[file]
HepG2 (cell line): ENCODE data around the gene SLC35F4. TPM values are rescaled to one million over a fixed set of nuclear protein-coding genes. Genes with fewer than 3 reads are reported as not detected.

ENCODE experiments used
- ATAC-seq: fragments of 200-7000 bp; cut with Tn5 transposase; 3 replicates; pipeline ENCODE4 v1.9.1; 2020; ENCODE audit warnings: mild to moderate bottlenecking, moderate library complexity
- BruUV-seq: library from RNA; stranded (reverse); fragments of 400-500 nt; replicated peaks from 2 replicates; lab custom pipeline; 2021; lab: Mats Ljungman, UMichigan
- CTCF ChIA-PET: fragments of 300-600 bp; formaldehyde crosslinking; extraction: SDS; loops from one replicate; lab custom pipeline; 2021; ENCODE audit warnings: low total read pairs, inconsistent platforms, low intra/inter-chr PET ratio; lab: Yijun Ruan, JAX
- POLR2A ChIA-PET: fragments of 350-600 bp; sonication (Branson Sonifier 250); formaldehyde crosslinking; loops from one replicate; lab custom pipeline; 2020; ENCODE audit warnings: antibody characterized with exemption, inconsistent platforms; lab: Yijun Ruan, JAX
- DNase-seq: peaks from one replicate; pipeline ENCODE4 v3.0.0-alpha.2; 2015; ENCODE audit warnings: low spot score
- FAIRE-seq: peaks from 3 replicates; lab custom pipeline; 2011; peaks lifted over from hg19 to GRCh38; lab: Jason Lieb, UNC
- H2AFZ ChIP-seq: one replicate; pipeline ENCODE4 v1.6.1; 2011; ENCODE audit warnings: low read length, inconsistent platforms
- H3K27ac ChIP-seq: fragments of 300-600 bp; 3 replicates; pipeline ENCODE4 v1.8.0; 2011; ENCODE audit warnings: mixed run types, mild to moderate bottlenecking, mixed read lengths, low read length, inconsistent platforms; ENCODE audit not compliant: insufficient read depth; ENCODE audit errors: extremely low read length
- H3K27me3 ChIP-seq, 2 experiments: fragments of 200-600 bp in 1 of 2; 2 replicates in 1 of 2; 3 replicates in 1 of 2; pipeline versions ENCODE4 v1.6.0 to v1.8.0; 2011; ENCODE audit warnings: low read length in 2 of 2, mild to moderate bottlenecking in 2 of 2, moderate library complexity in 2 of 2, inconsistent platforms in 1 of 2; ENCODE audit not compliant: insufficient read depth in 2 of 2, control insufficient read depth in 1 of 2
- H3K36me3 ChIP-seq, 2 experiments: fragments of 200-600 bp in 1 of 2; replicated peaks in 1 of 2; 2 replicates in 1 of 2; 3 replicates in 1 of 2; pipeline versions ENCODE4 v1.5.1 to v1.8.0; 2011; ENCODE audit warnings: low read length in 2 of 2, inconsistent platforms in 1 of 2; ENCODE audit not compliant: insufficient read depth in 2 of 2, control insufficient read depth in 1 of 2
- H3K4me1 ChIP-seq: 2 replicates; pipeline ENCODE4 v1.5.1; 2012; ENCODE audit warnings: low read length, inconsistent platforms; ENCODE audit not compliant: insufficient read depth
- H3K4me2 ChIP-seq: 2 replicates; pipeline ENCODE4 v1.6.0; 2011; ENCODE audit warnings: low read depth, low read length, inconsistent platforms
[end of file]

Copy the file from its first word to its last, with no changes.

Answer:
HepG2 (cell line): ENCODE data around the gene SLC35F4. TPM values are rescaled to one million over a fixed set of nuclear protein-coding genes. Genes with fewer than 3 reads are reported as not detected.

ENCODE experiments used
- ATAC-seq: fragments of 200-7000 bp; cut with Tn5 transposase; 3 replicates; pipeline ENCODE4 v1.9.1; 2020; ENCODE audit warnings: mild to moderate bottlenecking, moderate library complexity
- BruUV-seq: library from RNA; stranded (reverse); fragments of 400-500 nt; replicated peaks from 2 replicates; lab custom pipeline; 2021; lab: Mats Ljungman, UMichigan
- CTCF ChIA-PET: fragments of 300-600 bp; formaldehyde crosslinking; extraction: SDS; loops from one replicate; lab custom pipeline; 2021; ENCODE audit warnings: low total read pairs, inconsistent platforms, low intra/inter-chr PET ratio; lab: Yijun Ruan, JAX
- POLR2A ChIA-PET: fragments of 350-600 bp; sonication (Branson Sonifier 250); formaldehyde crosslinking; loops from one replicate; lab custom pipeline; 2020; ENCODE audit warnings: antibody characterized with exemption, inconsistent platforms; lab: Yijun Ruan, JAX
- DNase-seq: peaks from one replicate; pipeline ENCODE4 v3.0.0-alpha.2; 2015; ENCODE audit warnings: low spot score
- FAIRE-seq: peaks from 3 replicates; lab custom pipeline; 2011; peaks lifted over from hg19 to GRCh38; lab: Jason Lieb, UNC
- H2AFZ ChIP-seq: one replicate; pipeline ENCODE4 v1.6.1; 2011; ENCODE audit warnings: low read length, inconsistent platforms
- H3K27ac ChIP-seq: fragments of 300-600 bp; 3 replicates; pipeline ENCODE4 v1.8.0; 2011; ENCODE audit warnings: mixed run types, mild to moderate bottlenecking, mixed read lengths, low read length, inconsistent platforms; ENCODE audit not compliant: insufficient read depth; ENCODE audit errors: extremely low read length
- H3K27me3 ChIP-seq, 2 experiments: fragments of 200-600 bp in 1 of 2; 2 replicates in 1 of 2; 3 replicates in 1 of 2; pipeline versions ENCODE4 v1.6.0 to v1.8.0; 2011; ENCODE audit warnings: low read length in 2 of 2, mild to moderate bottlenecking in 2 of 2, moderate library complexity in 2 of 2, inconsistent platforms in 1 of 2; ENCODE audit not compliant: insufficient read depth in 2 of 2, control insufficient read depth in 1 of 2
- H3K36me3 ChIP-seq, 2 experiments: fragments of 200-600 bp in 1 of 2; replicated peaks in 1 of 2; 2 replicates in 1 of 2; 3 replicates in 1 of 2; pipeline versions ENCODE4 v1.5.1 to v1.8.0; 2011; ENCODE audit warnings: low read length in 2 of 2, inconsistent platforms in 1 of 2; ENCODE audit not compliant: insufficient read depth in 2 of 2, control insufficient read depth in 1 of 2
- H3K4me1 ChIP-seq: 2 replicates; pipeline ENCODE4 v1.5.1; 2012; ENCODE audit warnings: low read length, inconsistent platforms; ENCODE audit not compliant: insufficient read depth
- H3K4me2 ChIP-seq: 2 replicates; pipeline ENCODE4 v1.6.0; 2011; ENCODE audit warnings: low read depth, low read length, inconsistent platforms